Ohio Republicans will attempt to pass a revised Congressional map Thursday afternoon that aims to enhance minority voting power in four cities.
The new map marks the GOP's final compromise offer to black Democrats, as well as Republicans' last attempt to avert a major legal and political battle over the new map.
Republicans have been working with black Democrats in the state Legislature for weeks to forge an agreement over a new map. The GOP needs seven votes from state House Democrats to pass a new map as emergency legislation, which means Democrats cannot put the map in front of voters as a referendum on the 2012 ballot.
"This map addresses some of the concerns of the black caucus in the Legislature and some other concerns among some of the other Democratic Members," said former Ohio Republican Party Chairman Bob Bennett, the GOP's appointed negotiator with the state's black legislative caucus.
But two well-placed GOP sources cautioned Wednesday night that they weren't sure if they had the necessary votes.
"We don't know whether we have the votes or not," one of the sources said. "We're going to do an up-or-down vote, we're going let the chips fall."
The new proposed map does not make sweeping changes to the map already signed into law, but it does consolidate black voters in the major cities including Dayton, Columbus, Cincinnati and Toledo.
Nonetheless, the effects of those minor changes in Dayton could change at least one Member-vs.-Member race next year.
GOP Reps. Michael Turner (R) and Steve Austria (R) were moved into the same district under the first map. That won't change under the new map, but one source mentioned the new map could make freshman Rep. Steve Stivers (R) a more enticing opponent for Austria.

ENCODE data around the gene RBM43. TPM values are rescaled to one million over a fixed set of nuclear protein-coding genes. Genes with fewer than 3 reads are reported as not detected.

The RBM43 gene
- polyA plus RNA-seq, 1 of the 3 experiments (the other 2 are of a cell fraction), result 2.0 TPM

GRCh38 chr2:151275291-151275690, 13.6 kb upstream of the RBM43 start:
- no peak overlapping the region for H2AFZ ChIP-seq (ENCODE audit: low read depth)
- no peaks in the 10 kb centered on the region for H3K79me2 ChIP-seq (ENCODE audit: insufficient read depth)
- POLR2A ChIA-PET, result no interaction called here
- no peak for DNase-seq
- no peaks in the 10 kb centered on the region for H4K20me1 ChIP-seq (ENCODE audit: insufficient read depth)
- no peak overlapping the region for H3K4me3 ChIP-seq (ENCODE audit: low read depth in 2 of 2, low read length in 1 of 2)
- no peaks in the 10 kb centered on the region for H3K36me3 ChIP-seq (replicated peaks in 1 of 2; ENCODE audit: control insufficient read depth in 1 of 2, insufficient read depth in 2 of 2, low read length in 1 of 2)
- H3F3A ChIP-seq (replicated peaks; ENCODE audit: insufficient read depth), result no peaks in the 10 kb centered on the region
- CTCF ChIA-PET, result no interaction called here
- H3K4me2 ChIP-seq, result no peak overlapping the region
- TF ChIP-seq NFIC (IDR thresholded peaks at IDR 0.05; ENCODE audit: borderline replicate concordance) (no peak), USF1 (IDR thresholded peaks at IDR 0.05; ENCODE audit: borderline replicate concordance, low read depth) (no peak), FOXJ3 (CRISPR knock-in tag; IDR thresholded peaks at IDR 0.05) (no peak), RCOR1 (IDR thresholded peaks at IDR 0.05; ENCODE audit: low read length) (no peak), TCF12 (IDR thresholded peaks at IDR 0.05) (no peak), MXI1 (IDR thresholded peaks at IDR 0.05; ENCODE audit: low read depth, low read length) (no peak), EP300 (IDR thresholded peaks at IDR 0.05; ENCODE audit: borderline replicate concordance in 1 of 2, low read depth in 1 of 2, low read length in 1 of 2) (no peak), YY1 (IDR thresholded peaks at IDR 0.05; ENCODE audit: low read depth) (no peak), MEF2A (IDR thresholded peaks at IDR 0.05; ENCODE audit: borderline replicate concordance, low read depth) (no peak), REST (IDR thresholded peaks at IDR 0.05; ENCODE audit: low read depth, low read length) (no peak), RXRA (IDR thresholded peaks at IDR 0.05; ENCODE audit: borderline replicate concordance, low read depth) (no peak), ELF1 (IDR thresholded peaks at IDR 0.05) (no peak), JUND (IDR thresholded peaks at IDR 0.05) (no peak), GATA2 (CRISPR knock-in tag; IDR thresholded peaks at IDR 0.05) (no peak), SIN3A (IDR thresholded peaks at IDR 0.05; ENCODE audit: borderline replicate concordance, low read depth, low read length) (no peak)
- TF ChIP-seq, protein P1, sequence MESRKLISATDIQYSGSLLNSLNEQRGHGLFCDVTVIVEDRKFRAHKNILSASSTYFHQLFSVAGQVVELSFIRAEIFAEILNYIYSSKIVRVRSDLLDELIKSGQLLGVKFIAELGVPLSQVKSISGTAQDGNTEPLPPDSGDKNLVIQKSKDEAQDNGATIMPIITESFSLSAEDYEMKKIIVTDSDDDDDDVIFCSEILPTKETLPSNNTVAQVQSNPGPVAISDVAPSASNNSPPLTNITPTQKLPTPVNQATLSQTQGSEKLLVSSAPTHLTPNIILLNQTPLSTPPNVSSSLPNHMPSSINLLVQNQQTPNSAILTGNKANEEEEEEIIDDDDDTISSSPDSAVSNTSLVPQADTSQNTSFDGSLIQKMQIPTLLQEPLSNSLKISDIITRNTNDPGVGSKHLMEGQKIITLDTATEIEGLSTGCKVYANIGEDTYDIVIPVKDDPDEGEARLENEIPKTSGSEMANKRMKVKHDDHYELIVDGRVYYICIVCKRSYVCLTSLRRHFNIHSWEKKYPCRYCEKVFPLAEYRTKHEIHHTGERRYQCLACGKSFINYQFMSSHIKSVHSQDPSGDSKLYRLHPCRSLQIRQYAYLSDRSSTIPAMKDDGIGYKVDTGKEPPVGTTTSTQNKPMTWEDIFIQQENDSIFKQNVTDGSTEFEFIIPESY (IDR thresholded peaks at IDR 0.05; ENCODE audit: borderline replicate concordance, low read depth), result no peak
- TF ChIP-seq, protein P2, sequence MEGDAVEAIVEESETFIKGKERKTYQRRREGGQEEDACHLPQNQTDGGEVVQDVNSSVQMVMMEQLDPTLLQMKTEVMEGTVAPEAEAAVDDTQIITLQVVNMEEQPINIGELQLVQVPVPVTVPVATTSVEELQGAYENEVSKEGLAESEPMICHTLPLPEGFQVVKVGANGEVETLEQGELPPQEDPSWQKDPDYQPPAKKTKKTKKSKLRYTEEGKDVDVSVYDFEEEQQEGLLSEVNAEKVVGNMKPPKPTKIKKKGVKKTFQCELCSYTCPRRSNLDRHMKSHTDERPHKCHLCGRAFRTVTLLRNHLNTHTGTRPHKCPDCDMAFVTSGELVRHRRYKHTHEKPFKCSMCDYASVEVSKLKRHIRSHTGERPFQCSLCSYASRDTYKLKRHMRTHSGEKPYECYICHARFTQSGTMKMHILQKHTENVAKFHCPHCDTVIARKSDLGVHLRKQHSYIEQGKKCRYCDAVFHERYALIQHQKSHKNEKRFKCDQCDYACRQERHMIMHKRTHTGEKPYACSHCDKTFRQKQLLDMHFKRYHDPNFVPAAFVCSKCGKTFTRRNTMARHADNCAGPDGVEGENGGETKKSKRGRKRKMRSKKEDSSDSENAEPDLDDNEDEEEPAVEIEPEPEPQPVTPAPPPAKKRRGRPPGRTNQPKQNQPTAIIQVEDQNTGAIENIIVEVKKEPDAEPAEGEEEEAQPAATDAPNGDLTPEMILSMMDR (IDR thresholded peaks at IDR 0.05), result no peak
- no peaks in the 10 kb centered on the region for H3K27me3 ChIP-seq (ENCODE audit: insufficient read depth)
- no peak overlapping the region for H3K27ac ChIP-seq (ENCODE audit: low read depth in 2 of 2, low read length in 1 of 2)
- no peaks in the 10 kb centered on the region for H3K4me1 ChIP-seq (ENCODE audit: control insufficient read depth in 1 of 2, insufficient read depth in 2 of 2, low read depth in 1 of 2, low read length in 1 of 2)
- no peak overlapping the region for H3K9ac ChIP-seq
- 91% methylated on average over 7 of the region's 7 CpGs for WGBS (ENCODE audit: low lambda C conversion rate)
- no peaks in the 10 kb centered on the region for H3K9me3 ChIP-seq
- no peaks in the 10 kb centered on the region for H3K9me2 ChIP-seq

If Republicans can't summon the votes to pass the map as emergency legislation, Democrats will continue collecting the necessary 231,000 signatures to put the map on the 2012 ballot as a referendum. In the meantime, courts could step in and decide an interim map for 2010 — a worst-case scenario for Republicans.
A copy of the new proposed map will be available Thursday morning, Mike Dittoe, a spokesman for Ohio House Speaker William Batchelder, confirmed.
The GOP's bill also schedules all primaries on the same date in March. Under previous legislation, the Congressional and presidential primaries were moved to June.
Terri Henderson, 6, center, whose mother is El Salvador, attends a rally with members of Congress at Union Station's Columbus Circle to announce the Restore Opportunity, Strengthen, and Improve the Economy (ROSIE) Act on July 29, 2014. The legislation provides incentives for government contractors to pay a living wage and other benefits that would help low-income workers.